Did you enjoy our previous post on transforming ready made curtains into custom drapery? Isn’t it crazy to think that by adding just a couple of simple elements to a ready made curtain panel can make such a dramatic difference? Today I want to share another way to transform ready made curtains from IKEA into something a little more playful.
In this tutorial we used the MERETE curtain panels from IKEA. These also come un-hemmed in varying lengths. I like to hang my curtains to the top of the ceiling, this gives the illusion that the ceiling is higher than it actually is. Since my ceilings are 9′ I purchased the 57″x118″ panels. These panels also come ready to hang, with silver grommets attached.
For this project we needed to create a stencil for the polka dots to make sure each dot would be evenly spaced and also be lined up straight. To create the stencil we used a Silhouette machine to cut out enough vinyl to cover the width of each curtain panel. The vinyl pieces we had on hand were only 2′ long by about 8″ wide, so for this project we needed 12 vinyl stencils. Each polka dot is about 2″ in size. Once all of the vinyl stencils had been cut, we then weeded the stencils with the picker tool to remove the dots.
After each of the stencils have been weeded, we continued to prepare the vinyl with the standard steps to applying vinyl.
First we trimmed the transfer paper to fit the vinyl, then we carefully lined the vinyl and transfer paper up so we could apply the transfer paper to the front of the vinyl. Carefully attach one edge of the transfer paper and press firmly to make sure it is securely applied. Then slowly pull the transfer paper towards the opposite end of the vinyl to finish applying the transfer paper to the entire piece of vinyl. Once the transfer paper has been applied, take the pressing tool and firmly rub the entire surface to make sure the entire surface of transfer paper is applied to the vinyl, this step will also help remove any bubbles.
Using a ruler we located the center of the curtain panel and decided where we wanted to apply the first stencil. We decided to work from the middle outward. We secured the stencil with green frog tape to keep it in position so we could remove the backing of the vinyl and apply it to the curtain.
Once the stencil was taped into place we flipped it upside down to remove the vinyl backing. To do this start from one corner and slowly pull in a diagonal direction until it has all been removed. Then you can carefully bring the vinyl piece forward into place again, this time firmly pressing it into place with your hands, and then again using the pressing tool.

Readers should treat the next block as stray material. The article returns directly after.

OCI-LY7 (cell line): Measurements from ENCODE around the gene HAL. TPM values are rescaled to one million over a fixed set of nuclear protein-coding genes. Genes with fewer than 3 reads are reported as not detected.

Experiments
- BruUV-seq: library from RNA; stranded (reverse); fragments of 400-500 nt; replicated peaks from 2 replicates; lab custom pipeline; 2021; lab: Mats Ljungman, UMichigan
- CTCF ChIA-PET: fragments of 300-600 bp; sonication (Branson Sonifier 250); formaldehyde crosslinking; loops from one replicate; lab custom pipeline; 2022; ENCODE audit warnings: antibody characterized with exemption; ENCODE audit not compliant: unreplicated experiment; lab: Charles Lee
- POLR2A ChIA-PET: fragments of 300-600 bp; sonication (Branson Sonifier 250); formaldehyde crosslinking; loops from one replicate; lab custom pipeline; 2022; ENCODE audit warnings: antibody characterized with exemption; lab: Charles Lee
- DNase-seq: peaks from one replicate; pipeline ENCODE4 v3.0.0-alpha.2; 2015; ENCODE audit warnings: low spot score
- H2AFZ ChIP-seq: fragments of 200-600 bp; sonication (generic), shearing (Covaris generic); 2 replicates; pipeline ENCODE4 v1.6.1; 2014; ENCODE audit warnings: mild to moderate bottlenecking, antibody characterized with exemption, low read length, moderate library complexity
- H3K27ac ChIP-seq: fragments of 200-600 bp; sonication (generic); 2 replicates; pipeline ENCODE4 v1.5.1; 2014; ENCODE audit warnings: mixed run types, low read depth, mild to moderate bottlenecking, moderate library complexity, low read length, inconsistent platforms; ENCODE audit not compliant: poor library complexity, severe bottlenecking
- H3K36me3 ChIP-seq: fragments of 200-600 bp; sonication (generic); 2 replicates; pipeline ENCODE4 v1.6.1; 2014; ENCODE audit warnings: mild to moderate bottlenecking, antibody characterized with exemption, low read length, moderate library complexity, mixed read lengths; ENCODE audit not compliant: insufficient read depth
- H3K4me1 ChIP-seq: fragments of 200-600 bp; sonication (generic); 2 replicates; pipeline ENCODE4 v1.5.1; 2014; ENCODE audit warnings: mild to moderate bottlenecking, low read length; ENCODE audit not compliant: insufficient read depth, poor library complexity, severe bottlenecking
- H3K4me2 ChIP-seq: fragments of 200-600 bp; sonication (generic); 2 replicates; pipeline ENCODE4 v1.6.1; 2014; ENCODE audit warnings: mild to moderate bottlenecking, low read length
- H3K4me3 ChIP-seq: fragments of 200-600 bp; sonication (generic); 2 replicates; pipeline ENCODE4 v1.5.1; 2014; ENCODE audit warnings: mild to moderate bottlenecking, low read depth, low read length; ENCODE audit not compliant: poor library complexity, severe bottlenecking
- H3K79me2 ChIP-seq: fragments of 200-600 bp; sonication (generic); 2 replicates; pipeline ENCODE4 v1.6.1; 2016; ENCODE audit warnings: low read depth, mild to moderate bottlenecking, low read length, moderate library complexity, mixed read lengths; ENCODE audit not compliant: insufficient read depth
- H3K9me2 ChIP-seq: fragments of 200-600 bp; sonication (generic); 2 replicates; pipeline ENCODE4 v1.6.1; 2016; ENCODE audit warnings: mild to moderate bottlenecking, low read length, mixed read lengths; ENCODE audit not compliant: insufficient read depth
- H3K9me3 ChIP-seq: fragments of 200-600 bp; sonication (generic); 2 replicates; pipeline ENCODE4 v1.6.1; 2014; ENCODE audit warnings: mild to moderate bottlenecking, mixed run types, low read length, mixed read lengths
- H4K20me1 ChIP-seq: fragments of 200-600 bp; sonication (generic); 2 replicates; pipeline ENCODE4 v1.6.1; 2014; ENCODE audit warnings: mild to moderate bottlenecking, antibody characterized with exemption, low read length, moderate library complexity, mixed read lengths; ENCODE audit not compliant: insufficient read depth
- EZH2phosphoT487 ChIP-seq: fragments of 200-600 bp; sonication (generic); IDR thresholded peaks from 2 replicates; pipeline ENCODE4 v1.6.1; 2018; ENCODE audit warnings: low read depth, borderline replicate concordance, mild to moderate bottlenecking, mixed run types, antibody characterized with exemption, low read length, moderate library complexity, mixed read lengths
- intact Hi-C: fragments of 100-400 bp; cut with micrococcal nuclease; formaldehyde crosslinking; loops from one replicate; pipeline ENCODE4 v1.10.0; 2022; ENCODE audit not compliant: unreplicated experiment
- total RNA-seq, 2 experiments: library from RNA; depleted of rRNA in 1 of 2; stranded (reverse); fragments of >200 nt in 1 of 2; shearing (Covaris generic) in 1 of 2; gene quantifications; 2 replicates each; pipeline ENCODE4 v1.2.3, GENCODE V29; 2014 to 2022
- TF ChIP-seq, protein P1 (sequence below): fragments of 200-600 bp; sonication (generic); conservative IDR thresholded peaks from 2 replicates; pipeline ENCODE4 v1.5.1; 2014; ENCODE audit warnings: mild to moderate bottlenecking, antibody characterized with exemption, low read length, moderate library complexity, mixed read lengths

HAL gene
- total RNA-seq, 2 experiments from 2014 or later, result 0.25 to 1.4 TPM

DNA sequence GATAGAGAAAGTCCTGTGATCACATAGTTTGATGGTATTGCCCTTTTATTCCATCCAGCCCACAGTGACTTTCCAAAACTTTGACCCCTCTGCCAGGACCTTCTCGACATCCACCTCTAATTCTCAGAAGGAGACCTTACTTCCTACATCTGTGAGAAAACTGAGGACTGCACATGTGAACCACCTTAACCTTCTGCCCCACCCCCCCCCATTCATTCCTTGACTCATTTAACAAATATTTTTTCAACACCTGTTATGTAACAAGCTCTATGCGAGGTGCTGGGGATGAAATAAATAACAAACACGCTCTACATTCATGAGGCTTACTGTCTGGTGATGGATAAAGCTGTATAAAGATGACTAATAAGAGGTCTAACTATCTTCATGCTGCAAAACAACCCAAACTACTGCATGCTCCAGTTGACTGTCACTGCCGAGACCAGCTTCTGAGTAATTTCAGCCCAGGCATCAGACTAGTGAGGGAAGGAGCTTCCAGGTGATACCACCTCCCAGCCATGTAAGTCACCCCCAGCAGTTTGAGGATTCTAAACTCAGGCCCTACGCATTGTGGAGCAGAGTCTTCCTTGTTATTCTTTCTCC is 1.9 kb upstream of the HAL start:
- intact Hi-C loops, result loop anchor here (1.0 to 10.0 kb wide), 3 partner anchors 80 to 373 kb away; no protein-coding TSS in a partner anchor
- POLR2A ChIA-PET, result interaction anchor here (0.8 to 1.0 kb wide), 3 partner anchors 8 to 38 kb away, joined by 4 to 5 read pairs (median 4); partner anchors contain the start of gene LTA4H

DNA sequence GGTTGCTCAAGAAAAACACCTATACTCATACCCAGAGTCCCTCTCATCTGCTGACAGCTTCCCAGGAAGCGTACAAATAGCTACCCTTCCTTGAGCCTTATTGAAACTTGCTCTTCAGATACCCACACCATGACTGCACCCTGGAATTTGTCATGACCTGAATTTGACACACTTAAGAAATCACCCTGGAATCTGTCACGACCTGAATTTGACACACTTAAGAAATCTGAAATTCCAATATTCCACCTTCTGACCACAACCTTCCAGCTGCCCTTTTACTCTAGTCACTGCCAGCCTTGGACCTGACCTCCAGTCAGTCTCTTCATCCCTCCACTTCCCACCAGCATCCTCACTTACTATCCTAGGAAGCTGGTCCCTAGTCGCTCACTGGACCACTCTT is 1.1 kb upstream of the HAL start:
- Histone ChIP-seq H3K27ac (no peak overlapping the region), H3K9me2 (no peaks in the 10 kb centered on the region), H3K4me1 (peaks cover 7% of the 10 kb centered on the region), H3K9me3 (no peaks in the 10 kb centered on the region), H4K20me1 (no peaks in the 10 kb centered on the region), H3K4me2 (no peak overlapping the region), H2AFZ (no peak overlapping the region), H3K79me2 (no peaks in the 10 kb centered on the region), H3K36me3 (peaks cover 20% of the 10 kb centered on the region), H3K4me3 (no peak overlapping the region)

Up until this point we had been following the typical guidelines for working with vinyl. We’ve used these steps on many projects in the past with great results, however using vinyl as a stencil on fabric was a first for us…and…we learned a valuable lesson! Vinyl doesn’t really stick to fabric that well. Yes, even we learn from our mistakes! Keep reading to see how we finally got it to stay put!
The next step is to remove the transfer paper leaving you with your vinyl stencil in place where you have firmly secured it. To remove the transfer paper it’s easiest to begin by pulling away from one corner and pulling in a diagonal direction again. The transfer paper was actually sticking to the fabric better than the vinyl through the polka dots and was pulling up the entire stencil the whole time we were trying to remove the transfer paper. (You can see in this picture, once we finally had the transfer paper removed how “bubbly” the vinyl is. The vinyl did have an initial bond to the fabric, but after it had been lifted up with the transfer paper it seemed to have lost most of it’s “stickiness”) Gah! I was getting very frustrated. After a lot of re-positioning and rubbing the stencil back into place, my Mom suggested that we forgo using the transfer paper on the next stencil and see if that would help us get the vinyl to adhere to the fabric better.
So on this next stencil piece we attempted to apply the vinyl without using the transfer paper. It was a little bit tricky to get the pattern to line up, but once we had the first edge of dots lined up we slowly removed the vinyl backing and applied the remaining portion of the stencil. (This is where its normally beneficial using the transfer paper because the backing would have already been removed and you can see exactly where you are positioning the vinyl.) This method did prove to be a bit trickier lining up the pattern from stencil to stencil, however we got a much better bond of vinyl to fabric with this method.
Once all six vinyl stencils had been applied to each curtain panel, we masked off the remaining portion of the curtains to prevent from any paint over-spray. (Notice my choice of words here? My clever idea will backfire on me, but I’ll get to that in a minute.)
Here you can see we have applied all of the stencil pieces to both curtain panels, 3 stencils wide by 2 rows each. We have also folded the tarp up over the bottom portion of the curtains and masked that section off with tape. We also masked off the top portion of the curtains using the vinyl backing pieces, and for an extra precautionary measure, we also applied a small strip of frog tape down the center of each stencil where the 2 rows of stencils meet just to make sure everything was securely in place and safe from over-spray.